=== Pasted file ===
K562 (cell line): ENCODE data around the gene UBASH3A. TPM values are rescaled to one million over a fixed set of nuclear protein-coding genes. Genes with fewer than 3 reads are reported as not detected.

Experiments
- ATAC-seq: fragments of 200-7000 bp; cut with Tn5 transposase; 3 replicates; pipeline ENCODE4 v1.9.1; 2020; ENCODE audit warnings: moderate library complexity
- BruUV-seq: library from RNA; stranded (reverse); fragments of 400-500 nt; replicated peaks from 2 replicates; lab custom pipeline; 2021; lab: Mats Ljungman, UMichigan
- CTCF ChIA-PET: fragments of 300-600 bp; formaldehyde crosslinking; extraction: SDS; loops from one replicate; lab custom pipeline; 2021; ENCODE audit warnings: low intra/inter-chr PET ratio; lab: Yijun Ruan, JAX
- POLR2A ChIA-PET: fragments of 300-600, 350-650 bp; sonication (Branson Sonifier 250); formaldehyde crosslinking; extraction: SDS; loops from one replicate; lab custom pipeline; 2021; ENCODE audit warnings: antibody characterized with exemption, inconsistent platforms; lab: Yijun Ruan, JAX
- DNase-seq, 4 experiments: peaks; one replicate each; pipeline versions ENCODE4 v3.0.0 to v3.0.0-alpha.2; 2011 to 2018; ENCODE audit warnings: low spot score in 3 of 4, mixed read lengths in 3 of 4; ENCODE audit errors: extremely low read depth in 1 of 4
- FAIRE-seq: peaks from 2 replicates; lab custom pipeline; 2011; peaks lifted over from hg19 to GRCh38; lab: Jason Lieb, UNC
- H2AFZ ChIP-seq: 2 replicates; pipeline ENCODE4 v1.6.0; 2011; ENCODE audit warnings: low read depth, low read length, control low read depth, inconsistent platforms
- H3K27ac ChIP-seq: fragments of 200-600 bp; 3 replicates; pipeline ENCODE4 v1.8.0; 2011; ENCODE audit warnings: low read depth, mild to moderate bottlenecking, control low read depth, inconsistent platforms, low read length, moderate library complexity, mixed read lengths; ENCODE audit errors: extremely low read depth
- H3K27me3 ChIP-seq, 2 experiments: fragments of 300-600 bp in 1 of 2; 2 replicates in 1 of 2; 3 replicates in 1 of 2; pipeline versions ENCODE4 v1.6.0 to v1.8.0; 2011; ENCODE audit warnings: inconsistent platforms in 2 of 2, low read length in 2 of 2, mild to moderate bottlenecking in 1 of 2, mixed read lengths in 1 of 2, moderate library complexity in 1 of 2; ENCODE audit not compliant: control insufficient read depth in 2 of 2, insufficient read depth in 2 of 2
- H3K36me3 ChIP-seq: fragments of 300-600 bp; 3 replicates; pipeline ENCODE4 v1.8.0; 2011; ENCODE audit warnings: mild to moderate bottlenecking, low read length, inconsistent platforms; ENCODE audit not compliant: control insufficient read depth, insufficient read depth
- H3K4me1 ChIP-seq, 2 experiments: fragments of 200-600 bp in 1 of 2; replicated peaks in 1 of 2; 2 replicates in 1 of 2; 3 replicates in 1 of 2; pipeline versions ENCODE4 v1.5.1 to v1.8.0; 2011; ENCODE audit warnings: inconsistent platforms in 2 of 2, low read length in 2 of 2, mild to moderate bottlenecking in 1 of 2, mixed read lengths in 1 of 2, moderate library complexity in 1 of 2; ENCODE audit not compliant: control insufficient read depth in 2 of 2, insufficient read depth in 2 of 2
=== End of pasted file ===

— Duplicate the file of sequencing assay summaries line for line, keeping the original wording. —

K562 (cell line): ENCODE data around the gene UBASH3A. TPM values are rescaled to one million over a fixed set of nuclear protein-coding genes. Genes with fewer than 3 reads are reported as not detected.

Experiments
- ATAC-seq: fragments of 200-7000 bp; cut with Tn5 transposase; 3 replicates; pipeline ENCODE4 v1.9.1; 2020; ENCODE audit warnings: moderate library complexity
- BruUV-seq: library from RNA; stranded (reverse); fragments of 400-500 nt; replicated peaks from 2 replicates; lab custom pipeline; 2021; lab: Mats Ljungman, UMichigan
- CTCF ChIA-PET: fragments of 300-600 bp; formaldehyde crosslinking; extraction: SDS; loops from one replicate; lab custom pipeline; 2021; ENCODE audit warnings: low intra/inter-chr PET ratio; lab: Yijun Ruan, JAX
- POLR2A ChIA-PET: fragments of 300-600, 350-650 bp; sonication (Branson Sonifier 250); formaldehyde crosslinking; extraction: SDS; loops from one replicate; lab custom pipeline; 2021; ENCODE audit warnings: antibody characterized with exemption, inconsistent platforms; lab: Yijun Ruan, JAX
- DNase-seq, 4 experiments: peaks; one replicate each; pipeline versions ENCODE4 v3.0.0 to v3.0.0-alpha.2; 2011 to 2018; ENCODE audit warnings: low spot score in 3 of 4, mixed read lengths in 3 of 4; ENCODE audit errors: extremely low read depth in 1 of 4
- FAIRE-seq: peaks from 2 replicates; lab custom pipeline; 2011; peaks lifted over from hg19 to GRCh38; lab: Jason Lieb, UNC
- H2AFZ ChIP-seq: 2 replicates; pipeline ENCODE4 v1.6.0; 2011; ENCODE audit warnings: low read depth, low read length, control low read depth, inconsistent platforms
- H3K27ac ChIP-seq: fragments of 200-600 bp; 3 replicates; pipeline ENCODE4 v1.8.0; 2011; ENCODE audit warnings: low read depth, mild to moderate bottlenecking, control low read depth, inconsistent platforms, low read length, moderate library complexity, mixed read lengths; ENCODE audit errors: extremely low read depth
- H3K27me3 ChIP-seq, 2 experiments: fragments of 300-600 bp in 1 of 2; 2 replicates in 1 of 2; 3 replicates in 1 of 2; pipeline versions ENCODE4 v1.6.0 to v1.8.0; 2011; ENCODE audit warnings: inconsistent platforms in 2 of 2, low read length in 2 of 2, mild to moderate bottlenecking in 1 of 2, mixed read lengths in 1 of 2, moderate library complexity in 1 of 2; ENCODE audit not compliant: control insufficient read depth in 2 of 2, insufficient read depth in 2 of 2
- H3K36me3 ChIP-seq: fragments of 300-600 bp; 3 replicates; pipeline ENCODE4 v1.8.0; 2011; ENCODE audit warnings: mild to moderate bottlenecking, low read length, inconsistent platforms; ENCODE audit not compliant: control insufficient read depth, insufficient read depth
- H3K4me1 ChIP-seq, 2 experiments: fragments of 200-600 bp in 1 of 2; replicated peaks in 1 of 2; 2 replicates in 1 of 2; 3 replicates in 1 of 2; pipeline versions ENCODE4 v1.5.1 to v1.8.0; 2011; ENCODE audit warnings: inconsistent platforms in 2 of 2, low read length in 2 of 2, mild to moderate bottlenecking in 1 of 2, mixed read lengths in 1 of 2, moderate library complexity in 1 of 2; ENCODE audit not compliant: control insufficient read depth in 2 of 2, insufficient read depth in 2 of 2